Ponce Inlet Lighthouse | Daytona Beach

Historic Lighthouse, Ponce Inlet, FloridaExploring the past in the quiet beach village of Ponce Inlet

A few miles south of Daytona Beach, the high rise hotels and flashy restaurants give way to smaller beach houses and mom-and-pop diners. At the southernmost point of the beach peninsula, Ponce Inlet is a laid-back community known for prime fishing and natural beaches. Several historical and nature-based attractions make this a great spot to spend a day during your Daytona vacation.

Head down to the inlet in the morning and stop for breakfast on the way at the Cracked Egg Diner in Daytona Beach Shores. This family-owned local staple serves a variety of diner dishes from 7 a.m. until 3 p.m. Breakfast is served all day and is certainly the reason so many regular customers return time and time again. Fresh local eggs and produce are featured in the omelets and other classic breakfast dishes, and there are five kinds of mimosas to choose from if you’re feeling frisky.

The main draw for many to Ponce Inlet is the Ponce de Leon Inlet Light Station, where the historic 1887 lighthouse and all of its original buildings are fully restored and intact, and open for visitors to explore. Designated as a National Historic Landmark and fully supported by the non-profit organization Ponce de Leon Lighthouse Preservation Association, the lighthouse is still operational as a navigational aid today.

Visitors can explore the lighthouse and grounds on their own, and there’s plenty to see. Climb more than 200 stairs to get the tower’s observation deck, tour the three houses where the lighthouse keepers lived. One of the houses contains original artifacts found and excavated from the site to show what it would have looked like when the family lived there in the early 1900s. The other two have exhibits about the history of the area as well as the history of the lighthouse including the people who lived there, displays of excavated artifacts and details of the restoration of the lighthouse.

Also on the property is the original oil storage house where the kerosene oil that lit the lamp was stored. Each night, the keeper had to carry a 40-pound drum of kerosene from the storage shed to the top of the lighthouse. The Lens Exhibit Building is not an original structure, but it displays lighthouse lenses from around the country of varying sizes. For an additional dose of history, visit the radio and generator building where the original lighthouse generator is housed. The property even includes a walking trail through the coastal hammock behind the lighthouse, where native flora and fauna thrive. You’ll even see the final resting place for many of the lighthouses resident felines, as it’s been a long-standing tradition to have a lighthouse cat. The current cat, Nellie, can usually be found lounging around the gift shop.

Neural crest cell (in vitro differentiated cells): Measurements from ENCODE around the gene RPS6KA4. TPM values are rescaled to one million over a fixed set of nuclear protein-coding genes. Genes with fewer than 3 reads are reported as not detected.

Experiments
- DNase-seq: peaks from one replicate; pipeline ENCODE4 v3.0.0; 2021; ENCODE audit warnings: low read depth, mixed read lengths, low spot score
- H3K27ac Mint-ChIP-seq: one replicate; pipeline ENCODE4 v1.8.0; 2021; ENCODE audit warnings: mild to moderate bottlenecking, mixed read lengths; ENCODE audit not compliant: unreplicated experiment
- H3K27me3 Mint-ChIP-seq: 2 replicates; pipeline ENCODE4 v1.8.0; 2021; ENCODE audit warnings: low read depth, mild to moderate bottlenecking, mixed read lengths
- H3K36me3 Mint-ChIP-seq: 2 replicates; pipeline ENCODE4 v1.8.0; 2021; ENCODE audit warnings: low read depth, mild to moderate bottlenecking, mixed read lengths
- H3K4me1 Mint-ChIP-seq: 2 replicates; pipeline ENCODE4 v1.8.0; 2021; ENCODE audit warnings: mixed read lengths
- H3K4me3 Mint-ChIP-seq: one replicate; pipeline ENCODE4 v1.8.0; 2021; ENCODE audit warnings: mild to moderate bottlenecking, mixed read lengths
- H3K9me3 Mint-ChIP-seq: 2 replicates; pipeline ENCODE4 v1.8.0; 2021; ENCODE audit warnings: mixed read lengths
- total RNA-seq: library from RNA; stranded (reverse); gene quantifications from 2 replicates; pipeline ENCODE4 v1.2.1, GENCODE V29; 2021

For more in-depth information than you could learn from a self-guided tour, check out one of the special interest tours offered by the knowledgeable staff and volunteers. The Climb to the Moon tours on evenings of the full moon are a great way to see the lighthouse when it’s normally not open to the public. Advance reservations are required. If you’re not going to be in the area during a full moon, a Climb with the Keeper tour is another fantastic way to learn more about the history of the lighthouse.

Your tour guide will be in full character and dressed as a keeper from the early 1900s did. They’ll take you to the top of the 175-foot tall tower, and even into the lens room where you’ll get an up close and personal look at the glass lens, which still has some original glass panels. The tour continues with the rest of the grounds and buildings, including places where most other visitors may not go. This tour is perfect for those who want a personal and informative experience of the lighthouse.

After spending time at the lighthouse, visit the nearby Marine Science Center to get in touch with the sea life of the area and learn about the efforts of the dedicated staff in rehabilitating injured sea turtles and birds.

Other landmarks and areas to explore in Ponce Inlet include the Ponce Preserve Park, the Timucuan Oaks Botanical Garden, Ayres Davies Lighthouse Park, Hasty Cottage/Post Office, Meyer-Davis House and the Hasty Cemetery. Visit www.ponce-inlet.org for a self-guided walking or biking tour brochure that includes all of these attractions.

Good to know: Arrive when the lighthouse first opens to beat the tour bus crowds. Be sure to wear comfortable shoes. The lighthouse opens to the public at 10 a.m. every day of the year except for Christmas and Thanksgiving. Admission is $5 for adults and $1.50 for children. Climb to the Moon and Climb with the Keeper tours require advance reservations and an additional fee. Allow about an hour and a half for a self-guided tour and two hours for a Climb with the Keeper tour.

Tower Fact147030276_webs

  • The tower is 175 feet high and took three years to build.
  • The lighthouse beacon can be seen for 17-20 nautical miles.
  • There are 1.25 million bricks in the tower.
  • The tower’s brick foundation is 12 feel deep and 45 feet wide.
  • You must climb 203 steps to get to the gallery deck.


The Cracked Egg Diner
3280 S. Atlantic Ave Suite D
Daytona Beach Shores FL 32118
(386) 788-6772
Open 7 days a week from 7 a.m. until 3 p.m.
Breakfast served all day.
Ponce de Leon Inlet Lighthouse & Museum
4931 South Peninsula Drive
Ponce Inlet, FL 32127
(386) 761-1821


Open 7 days a week at 10 a.m.
Last admission is 1 hour before closing time.
Closing time September 03, 2013 – May 25, 2014 is 6 p.m.
Closing time May 26, 2014 – September 01, 2014 is 9 p.m.
 Marine Science Center
100 Lighthouse Drive
Ponce Inlet, FL 32127
(386) 304-5545
Tuesday – Saturday 10 a.m. – 4 p.m.
Sunday 12 p.m. to 4 p.m.
Closed Monday
Last admission 3:30 p.m.

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